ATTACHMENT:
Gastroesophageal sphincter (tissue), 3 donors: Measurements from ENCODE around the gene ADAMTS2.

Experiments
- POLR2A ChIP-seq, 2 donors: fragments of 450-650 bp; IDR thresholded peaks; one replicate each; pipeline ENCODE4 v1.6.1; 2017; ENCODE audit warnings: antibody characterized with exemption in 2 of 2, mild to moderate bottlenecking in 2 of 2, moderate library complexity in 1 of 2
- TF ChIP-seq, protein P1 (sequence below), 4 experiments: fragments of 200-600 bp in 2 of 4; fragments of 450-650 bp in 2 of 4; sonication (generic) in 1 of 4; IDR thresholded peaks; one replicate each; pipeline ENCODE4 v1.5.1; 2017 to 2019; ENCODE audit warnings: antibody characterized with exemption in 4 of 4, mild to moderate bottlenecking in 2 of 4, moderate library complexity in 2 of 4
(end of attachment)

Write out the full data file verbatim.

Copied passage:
Gastroesophageal sphincter (tissue), 3 donors: Measurements from ENCODE around the gene ADAMTS2.

Experiments
- POLR2A ChIP-seq, 2 donors: fragments of 450-650 bp; IDR thresholded peaks; one replicate each; pipeline ENCODE4 v1.6.1; 2017; ENCODE audit warnings: antibody characterized with exemption in 2 of 2, mild to moderate bottlenecking in 2 of 2, moderate library complexity in 1 of 2
- TF ChIP-seq, protein P1 (sequence below), 4 experiments: fragments of 200-600 bp in 2 of 4; fragments of 450-650 bp in 2 of 4; sonication (generic) in 1 of 4; IDR thresholded peaks; one replicate each; pipeline ENCODE4 v1.5.1; 2017 to 2019; ENCODE audit warnings: antibody characterized with exemption in 4 of 4, mild to moderate bottlenecking in 2 of 4, moderate library complexity in 2 of 4